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‘Worrying turnaround’

After flagging the first rate hike since 2011 last week, European Central Bank President Christine Lagarde said euro area inflation expectations were “well anchored” and, despite a recent pickup in wages, there was no risk of spiraling.

Eurozone wages are also climbing but some pay rises may prove fleeting as employers across the bloc opt to give one-off bonuses rather than permanent increases.

Hungarian inflation expectations in contrast are running far above the central bank’s target, while two-thirds of Polish companies surveyed in March projected that future price growth would outpace current inflation, now at its highest in almost a quarter of a century.

Remarks by National Bank of Poland Governor Adam Glapinski last week that the bank was near the end of its rate hike cycle put pressure on the zloty, which along with the forint has underperformed the region’s currencies this year.

“This is a worrying turnaround, given that there are not any improvements in inflationary risks: we see rather high inflation expectations, accelerating core inflation, and strong second-round effects,” economists at ING said. “Also, the wage pressure is high while companies’ bargaining power is weak.”

Hungary’s situation is even more precarious after the forint sank to record lows this week, pressured by a raft of local factors, including the National Bank of Hungary halving the pace of its rate rises despite inflation still rising.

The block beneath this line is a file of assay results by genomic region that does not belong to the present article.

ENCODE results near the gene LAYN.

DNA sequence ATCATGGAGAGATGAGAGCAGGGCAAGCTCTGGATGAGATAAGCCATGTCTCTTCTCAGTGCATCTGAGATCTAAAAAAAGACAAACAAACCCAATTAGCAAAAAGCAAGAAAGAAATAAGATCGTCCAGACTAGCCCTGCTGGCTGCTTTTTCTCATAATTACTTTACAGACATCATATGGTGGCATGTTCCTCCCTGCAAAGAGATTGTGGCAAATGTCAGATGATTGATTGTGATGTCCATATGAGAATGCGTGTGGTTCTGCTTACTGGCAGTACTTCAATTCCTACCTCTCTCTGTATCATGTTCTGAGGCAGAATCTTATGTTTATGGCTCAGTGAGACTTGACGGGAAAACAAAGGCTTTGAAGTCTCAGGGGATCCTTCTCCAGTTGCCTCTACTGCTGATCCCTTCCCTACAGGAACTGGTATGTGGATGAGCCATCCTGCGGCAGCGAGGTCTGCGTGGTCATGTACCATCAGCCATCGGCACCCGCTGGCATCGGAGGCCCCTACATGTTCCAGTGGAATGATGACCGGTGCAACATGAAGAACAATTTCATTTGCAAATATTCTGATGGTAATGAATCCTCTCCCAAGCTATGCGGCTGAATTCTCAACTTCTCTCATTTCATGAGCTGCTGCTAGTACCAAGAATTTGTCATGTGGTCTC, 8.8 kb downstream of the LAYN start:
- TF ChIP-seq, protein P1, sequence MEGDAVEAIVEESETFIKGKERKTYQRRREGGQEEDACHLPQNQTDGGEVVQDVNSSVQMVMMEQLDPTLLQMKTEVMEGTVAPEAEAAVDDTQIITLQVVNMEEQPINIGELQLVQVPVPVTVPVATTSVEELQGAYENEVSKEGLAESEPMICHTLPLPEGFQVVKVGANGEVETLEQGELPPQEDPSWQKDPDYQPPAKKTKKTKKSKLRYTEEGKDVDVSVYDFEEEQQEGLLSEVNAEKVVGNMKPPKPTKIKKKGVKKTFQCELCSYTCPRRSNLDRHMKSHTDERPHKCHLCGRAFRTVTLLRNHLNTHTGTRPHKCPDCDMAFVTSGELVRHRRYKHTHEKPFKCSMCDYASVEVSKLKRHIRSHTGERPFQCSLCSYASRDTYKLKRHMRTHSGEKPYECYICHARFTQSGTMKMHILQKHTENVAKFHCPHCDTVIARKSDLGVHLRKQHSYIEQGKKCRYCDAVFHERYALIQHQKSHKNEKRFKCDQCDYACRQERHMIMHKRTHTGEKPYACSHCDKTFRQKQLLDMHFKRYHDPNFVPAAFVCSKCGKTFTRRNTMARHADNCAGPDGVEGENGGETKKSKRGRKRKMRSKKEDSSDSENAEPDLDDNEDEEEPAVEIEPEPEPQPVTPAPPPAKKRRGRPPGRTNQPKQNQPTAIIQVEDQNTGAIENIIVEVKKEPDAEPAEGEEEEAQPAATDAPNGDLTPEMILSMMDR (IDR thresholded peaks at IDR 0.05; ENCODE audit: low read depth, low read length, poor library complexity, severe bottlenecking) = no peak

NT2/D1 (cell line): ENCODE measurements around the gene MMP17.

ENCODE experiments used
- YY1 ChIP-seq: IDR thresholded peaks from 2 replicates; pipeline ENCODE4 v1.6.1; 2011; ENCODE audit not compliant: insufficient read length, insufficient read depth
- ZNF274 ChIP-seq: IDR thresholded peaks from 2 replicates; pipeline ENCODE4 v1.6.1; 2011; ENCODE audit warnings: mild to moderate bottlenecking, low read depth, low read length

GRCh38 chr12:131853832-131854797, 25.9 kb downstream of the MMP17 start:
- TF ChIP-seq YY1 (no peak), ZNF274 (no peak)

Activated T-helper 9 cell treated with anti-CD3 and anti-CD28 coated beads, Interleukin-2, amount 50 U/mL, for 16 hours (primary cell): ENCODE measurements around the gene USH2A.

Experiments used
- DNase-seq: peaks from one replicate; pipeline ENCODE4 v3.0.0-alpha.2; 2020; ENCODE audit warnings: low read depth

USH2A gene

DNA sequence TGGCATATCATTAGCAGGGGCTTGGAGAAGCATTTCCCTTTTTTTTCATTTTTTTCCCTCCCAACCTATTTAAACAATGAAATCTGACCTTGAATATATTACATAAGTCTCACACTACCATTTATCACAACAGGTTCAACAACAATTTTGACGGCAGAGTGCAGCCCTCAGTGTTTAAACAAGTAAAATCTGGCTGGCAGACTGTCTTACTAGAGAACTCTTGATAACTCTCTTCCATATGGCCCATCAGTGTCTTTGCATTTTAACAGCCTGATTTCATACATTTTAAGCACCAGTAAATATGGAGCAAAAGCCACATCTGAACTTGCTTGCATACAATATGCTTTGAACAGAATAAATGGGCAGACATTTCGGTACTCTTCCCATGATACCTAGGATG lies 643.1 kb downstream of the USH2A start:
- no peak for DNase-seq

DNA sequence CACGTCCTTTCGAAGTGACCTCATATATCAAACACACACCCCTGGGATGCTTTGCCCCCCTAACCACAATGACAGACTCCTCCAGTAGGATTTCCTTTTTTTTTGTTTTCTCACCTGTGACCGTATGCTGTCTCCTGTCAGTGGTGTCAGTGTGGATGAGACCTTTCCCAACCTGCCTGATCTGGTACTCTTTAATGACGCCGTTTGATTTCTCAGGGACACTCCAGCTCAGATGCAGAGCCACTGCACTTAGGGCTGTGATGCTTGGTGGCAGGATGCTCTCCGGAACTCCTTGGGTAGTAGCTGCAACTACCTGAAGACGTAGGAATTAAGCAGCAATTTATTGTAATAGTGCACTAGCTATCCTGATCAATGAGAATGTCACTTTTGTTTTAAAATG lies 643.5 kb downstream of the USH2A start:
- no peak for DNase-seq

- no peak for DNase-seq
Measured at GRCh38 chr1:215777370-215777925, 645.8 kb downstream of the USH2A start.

The weakness of the forint, which has fallen some 7% against the euro this year alone, is also fueling inflation.

“Inflation developments justify continuation of monetary tightening that should be more prolonged, and the terminal rate is to be reached later and at a higher level than previously expected,” said Orsolya Nyeste at Erste Bank.

The Hungarian central bank said wage rises over the coming months would be one of the pivotal factors determining the length and extent of its tightening cycle. They could also pose a competitiveness challenge down the line.

While Hungarian pay levels are still well below those in Western Europe, a survey by the German Chamber of Commerce has shown that strong wage rises are emerging as a key concern for German companies in Hungary.

German firms already project wage hikes of nearly 10% on average this year, the highest on record.

Mercedes-Benz said it would raise wages at its Hungarian factory as of July under a 2020 agreement, while rival carmaker Audi said it has lifted wages by more than a third for its workers in Hungary on average over the past three years.

Sandor Baja, managing director at staffing company Randstad, said high turnover is exacerbating Hungary’s wage challenge, with employees securing substantially higher pay when taking a new job at another company due to the labor shortage.

“The fact that some 30% of workers say they are very strongly considering switching jobs should strike fear in employers’ hearts,” he said. –